Once Stow realized I was serious, he joined me on the floor. We did the warm up and the practice punches I'd watched him do a million times before. Then we moved into various stance drills and hand combinations. Two things surprised me. First, karate is really good exercise. And, second, it's a lot harder than it looks, especially for people with coordination challenges (LOL). I left my first karate practice with a whole new appreciation for what Stow has accomplished.

Some of Stow's belts (he has two more and will soon have another).
Since then, Stow has asked if I could join his class every time, and every time, Mr. N has graciously obliged. Not only that, he has spent time trying to teach my awkward self how to get better at karate. Stow still resists practicing or going to class when it will take him away from whatever world he's absorbed himself in, but on the whole, he has been a little more willing to be pulled away from those worlds now that he can teach me some karate.

I doubt I will ever get my own karate belt, but I am super proud that Stow has been able to do what it takes to achieve his next belt (RED!!) in a couple of weeks. I am also beyond grateful to Mr. N. It's hard to find a coach willing to teach Stow, and his willingness to keep trying means the world to us, even if Stow doesn't entirely understand how lucky he is.

Wednesday, August 5, 2020

We Haven’t Had Spine Issues for a Whole Year, and I’m Pretty Sure That Triggered the Plague

One year ago today, Ren had what we hope will be his last spine surgery.* He woke up from the hours of pre-op, operation, and recovery,  and for the first time in eight years, had a pain level that was bearable. He also had enough titanium in his back to stop a train.** Chronic pain and uncontrolled depression can make life next to impossible, and before surgery #7, we were dealing with both of them. Pain and pain meds can make you angry, and unpredictable, and detached, and a whole bunch of other things, and, because I was struggling to find the right combination of medications to help with my own depression, I had hit the outer limits of my ability to help Ren or to cope with his moods. We were lucky to make it through the spring of 2019.

Ren's rods. There are five of them just to be safe.
Anyway, Ren woke up from surgery a year ago today, and, with pain levels between 2 and 4, his life was different. Even though he had a 15-inch incision and a bunch of new hardware in his back, he felt like a new man after years of being at between 6 and 8 on the pain scale. We kept waiting for the intense pain to return as the "pain pack" the doctors had inserted during surgery wore off. But it never did.

Sometimes you don't realize the load you've been carrying until you aren't carrying it any more. Probably the biggest difference between Ren before surgery #7 and Ren after surgery #7 is that he was suddenly back in our lives again. For years, he spent much of the time we were all home lying in bed or on the couch while I handled child management and dinner prep. He often couldn't come to the kids' events because sitting on classroom chairs or bleachers, standing, or walking were too much for him. While I was becoming familiar with the restaurants and shops around town, and while I was driving kids to events in cities near and far, he was home, practically confined to the four walls of our house. When the back stopped hurting, we suddenly found ourselves together again, trying to put the pieces of our marriage and family back into place. Often that meant me introducing him to a place I've been many times but he'd never been before.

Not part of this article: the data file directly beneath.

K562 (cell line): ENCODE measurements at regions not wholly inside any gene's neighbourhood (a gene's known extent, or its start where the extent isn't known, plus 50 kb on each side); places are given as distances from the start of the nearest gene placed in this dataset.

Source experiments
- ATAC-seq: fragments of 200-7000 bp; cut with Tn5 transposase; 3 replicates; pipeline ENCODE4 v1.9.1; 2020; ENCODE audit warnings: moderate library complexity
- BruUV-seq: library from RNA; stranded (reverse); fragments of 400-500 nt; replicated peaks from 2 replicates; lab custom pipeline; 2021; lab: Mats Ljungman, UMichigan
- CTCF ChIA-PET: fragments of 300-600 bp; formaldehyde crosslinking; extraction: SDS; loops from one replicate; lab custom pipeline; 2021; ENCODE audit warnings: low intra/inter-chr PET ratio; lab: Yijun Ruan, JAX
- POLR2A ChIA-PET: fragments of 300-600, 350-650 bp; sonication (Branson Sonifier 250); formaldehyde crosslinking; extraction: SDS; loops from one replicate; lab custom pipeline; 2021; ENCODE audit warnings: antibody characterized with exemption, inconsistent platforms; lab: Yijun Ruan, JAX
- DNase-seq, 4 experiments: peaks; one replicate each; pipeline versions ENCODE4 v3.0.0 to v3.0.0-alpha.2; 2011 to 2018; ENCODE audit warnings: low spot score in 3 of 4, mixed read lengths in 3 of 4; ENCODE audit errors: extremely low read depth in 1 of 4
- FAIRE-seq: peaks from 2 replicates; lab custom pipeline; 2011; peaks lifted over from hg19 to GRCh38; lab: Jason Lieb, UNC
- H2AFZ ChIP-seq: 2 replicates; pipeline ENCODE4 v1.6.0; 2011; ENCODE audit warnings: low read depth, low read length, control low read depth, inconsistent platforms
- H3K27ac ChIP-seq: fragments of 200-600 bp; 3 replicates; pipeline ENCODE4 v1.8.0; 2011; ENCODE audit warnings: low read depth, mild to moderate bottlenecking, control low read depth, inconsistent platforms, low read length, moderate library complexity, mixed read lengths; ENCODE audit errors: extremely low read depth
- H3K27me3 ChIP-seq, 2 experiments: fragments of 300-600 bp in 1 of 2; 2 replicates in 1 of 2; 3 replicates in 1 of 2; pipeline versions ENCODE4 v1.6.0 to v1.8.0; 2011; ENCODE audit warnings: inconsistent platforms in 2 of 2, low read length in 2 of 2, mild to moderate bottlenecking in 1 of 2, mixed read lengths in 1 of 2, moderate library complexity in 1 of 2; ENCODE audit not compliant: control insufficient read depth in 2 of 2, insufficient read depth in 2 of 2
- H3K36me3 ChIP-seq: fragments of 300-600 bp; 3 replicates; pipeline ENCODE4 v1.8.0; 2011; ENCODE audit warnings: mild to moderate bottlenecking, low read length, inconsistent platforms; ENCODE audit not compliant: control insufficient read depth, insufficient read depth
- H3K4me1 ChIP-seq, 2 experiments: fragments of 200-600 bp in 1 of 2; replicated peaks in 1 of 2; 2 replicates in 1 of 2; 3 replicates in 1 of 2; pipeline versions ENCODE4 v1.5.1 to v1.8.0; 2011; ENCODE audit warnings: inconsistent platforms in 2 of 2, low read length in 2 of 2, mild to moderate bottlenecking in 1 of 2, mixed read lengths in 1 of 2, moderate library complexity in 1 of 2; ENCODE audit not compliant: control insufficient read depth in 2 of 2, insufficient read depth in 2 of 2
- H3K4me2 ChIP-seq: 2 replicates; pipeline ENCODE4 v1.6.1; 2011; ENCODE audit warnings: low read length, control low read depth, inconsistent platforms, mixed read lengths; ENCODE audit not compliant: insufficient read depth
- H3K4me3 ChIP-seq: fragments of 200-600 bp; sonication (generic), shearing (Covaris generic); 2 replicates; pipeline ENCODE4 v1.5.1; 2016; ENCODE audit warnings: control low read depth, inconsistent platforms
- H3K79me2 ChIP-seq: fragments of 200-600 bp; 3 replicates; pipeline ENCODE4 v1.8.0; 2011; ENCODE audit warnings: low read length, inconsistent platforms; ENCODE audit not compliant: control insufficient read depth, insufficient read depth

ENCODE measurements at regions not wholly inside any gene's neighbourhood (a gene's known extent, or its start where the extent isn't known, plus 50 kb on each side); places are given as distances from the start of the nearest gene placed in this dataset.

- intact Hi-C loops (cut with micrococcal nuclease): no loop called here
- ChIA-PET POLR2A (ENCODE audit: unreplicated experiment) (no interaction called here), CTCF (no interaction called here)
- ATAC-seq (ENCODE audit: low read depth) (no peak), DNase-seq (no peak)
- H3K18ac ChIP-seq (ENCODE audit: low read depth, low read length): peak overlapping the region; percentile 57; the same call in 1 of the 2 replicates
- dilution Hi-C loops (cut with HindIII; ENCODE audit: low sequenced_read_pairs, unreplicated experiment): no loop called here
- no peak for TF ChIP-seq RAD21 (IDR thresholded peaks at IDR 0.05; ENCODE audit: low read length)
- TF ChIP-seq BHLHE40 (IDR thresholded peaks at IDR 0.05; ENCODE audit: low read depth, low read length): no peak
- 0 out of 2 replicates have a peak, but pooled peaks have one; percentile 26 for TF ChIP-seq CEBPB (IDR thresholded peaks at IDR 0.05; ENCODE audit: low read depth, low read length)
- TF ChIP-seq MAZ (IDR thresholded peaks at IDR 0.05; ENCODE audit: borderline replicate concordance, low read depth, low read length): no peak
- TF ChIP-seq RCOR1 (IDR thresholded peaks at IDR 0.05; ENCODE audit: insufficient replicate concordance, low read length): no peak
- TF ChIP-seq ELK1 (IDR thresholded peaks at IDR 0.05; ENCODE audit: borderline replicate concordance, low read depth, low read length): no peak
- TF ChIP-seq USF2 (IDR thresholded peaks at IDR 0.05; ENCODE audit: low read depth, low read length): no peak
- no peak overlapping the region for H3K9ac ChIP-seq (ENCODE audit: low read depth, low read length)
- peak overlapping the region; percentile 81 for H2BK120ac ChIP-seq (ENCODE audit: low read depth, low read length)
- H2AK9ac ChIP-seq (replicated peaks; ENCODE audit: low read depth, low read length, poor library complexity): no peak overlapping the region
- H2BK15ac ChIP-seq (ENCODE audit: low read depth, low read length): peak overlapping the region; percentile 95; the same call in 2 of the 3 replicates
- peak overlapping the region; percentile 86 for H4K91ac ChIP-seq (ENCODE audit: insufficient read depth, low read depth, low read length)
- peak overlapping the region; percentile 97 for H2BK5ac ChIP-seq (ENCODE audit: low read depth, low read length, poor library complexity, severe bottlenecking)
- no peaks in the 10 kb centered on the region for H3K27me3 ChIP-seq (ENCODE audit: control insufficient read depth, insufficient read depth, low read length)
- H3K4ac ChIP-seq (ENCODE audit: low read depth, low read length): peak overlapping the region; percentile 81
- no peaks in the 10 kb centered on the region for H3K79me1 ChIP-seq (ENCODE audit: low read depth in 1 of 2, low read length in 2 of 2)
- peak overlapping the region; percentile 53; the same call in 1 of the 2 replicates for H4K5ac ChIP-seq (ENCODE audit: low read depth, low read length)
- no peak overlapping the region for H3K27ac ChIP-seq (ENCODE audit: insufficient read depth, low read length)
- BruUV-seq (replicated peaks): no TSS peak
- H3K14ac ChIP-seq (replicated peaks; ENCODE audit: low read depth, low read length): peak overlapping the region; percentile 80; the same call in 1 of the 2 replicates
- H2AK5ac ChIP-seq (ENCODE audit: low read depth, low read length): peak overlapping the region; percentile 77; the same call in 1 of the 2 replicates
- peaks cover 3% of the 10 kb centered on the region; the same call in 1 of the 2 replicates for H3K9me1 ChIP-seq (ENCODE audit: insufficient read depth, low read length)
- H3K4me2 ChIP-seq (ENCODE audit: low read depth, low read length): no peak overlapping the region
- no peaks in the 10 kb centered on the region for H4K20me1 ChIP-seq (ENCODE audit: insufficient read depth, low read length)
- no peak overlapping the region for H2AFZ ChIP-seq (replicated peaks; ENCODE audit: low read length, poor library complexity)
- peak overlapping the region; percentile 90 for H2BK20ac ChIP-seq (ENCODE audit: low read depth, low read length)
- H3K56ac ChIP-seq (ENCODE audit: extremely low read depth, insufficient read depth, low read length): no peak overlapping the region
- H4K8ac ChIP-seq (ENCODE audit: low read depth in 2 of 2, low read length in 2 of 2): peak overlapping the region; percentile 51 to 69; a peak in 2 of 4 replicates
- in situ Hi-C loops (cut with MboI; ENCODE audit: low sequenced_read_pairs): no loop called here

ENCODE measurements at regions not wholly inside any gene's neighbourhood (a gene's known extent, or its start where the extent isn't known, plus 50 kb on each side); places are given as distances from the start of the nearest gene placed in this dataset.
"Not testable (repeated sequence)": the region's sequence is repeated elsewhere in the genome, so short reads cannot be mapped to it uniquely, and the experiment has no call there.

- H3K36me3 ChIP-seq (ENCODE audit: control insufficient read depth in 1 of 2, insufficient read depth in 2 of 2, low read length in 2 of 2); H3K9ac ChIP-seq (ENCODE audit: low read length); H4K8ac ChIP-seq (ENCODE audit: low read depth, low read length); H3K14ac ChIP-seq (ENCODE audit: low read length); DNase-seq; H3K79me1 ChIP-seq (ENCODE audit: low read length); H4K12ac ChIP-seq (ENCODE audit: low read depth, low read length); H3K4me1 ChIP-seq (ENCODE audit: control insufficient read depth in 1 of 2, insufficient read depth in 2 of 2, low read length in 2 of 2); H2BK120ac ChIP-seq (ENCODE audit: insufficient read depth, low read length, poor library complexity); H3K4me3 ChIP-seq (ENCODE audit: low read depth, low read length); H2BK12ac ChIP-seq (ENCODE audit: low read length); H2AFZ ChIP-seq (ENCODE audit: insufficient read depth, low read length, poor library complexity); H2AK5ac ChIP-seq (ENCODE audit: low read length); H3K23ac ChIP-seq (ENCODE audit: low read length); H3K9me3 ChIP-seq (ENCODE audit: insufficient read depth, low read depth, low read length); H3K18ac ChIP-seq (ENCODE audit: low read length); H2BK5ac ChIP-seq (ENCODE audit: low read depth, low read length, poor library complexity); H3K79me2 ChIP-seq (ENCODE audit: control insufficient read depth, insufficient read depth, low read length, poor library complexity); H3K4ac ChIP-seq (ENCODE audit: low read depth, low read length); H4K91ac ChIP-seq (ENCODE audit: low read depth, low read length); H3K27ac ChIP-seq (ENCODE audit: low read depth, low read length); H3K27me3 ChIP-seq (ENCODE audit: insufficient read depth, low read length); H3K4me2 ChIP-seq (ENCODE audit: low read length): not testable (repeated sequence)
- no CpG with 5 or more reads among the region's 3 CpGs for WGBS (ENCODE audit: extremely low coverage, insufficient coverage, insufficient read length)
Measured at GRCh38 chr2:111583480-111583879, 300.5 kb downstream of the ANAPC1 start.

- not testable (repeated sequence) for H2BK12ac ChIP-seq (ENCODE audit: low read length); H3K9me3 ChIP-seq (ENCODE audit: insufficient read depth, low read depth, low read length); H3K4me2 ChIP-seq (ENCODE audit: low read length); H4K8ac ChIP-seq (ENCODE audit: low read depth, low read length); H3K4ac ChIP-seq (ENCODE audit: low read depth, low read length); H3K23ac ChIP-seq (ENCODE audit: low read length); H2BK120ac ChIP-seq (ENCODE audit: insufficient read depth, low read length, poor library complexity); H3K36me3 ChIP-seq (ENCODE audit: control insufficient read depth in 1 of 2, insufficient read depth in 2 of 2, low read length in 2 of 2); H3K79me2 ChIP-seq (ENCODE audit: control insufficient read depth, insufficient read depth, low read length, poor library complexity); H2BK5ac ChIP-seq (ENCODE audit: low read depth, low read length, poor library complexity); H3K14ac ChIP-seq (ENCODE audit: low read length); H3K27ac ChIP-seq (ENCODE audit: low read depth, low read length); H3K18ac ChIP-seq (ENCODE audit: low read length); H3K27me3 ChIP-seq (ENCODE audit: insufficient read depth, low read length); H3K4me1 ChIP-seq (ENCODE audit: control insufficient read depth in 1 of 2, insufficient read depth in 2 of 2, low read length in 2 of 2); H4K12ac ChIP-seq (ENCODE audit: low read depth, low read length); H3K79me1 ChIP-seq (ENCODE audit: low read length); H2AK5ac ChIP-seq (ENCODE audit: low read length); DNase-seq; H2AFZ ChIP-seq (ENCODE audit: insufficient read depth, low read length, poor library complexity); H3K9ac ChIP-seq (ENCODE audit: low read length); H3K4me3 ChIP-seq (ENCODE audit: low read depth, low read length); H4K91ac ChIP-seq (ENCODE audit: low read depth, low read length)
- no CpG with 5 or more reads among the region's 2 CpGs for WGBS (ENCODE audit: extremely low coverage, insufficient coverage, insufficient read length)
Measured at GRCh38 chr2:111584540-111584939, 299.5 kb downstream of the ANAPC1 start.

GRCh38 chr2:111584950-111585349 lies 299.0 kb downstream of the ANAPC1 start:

Gratuitous picture of the cat sitting on a puzzle Pink made me stay up half the night to finish.
It's pretty surreal to get the chance to see what comes after everything falls apart. I've learned a lot from it, especially since the pandemic has given us so much time to be together and to reflect. First, I've learned that our kids are hella resilient (and funny, and awesome, and not a little maddening). Those years when Ren couldn't do anything, the kids  often didn't understand why he couldn't do what other kids' dads could do. But, instead of becoming angry or resentful, they figured out ways to be expressive and creative and helpful. They also figured out ways to keep being kids, for better or for worse.
False bottom tissue box where Pink stashed candy and wrappers.

Second, some things are worth sticking out. For months and months and months, I wasn't sure Ren and I were going to make it because his pain and my depression made it nearly impossible for us to support each other. On top of that, for years and years, I wasn't sure his back would ever allow him to get to a place where we could enjoy things like travel or hiking again. So many years of uncertainty taught us how to stick it out, though, and I'm glad that we both kept trying. I'm absolutely sure that if either of us was slightly less stubborn, we wouldn't be together today discovering what this life after things fall apart can look like.

And, third, you really just never know, so you might as well try to live in the moment. The past 8 or so years have been hard, and it has taken awhile for me to believe that maybe, just maybe, the other shoe isn't going to drop this time. (I mean, unless you count the whole pandemic thing, which some days totally feels like my fault since surely MY bad luck is the reason this is all happening. I mean, we finally have a summer where someone doesn't need a surgery or a hospitalization, and I finally have tenure, so OF COURSE there's a worldwide plague). It's weird to be on the other side of so many years of chaos and back-to-back emergencies. I'm finding I'm having to rediscover how to "human" again. I am learning how to do things like have hobbies and enjoy down time with the kids (I've done a lot of decoupage and puzzles; and hiking--lots of hiking).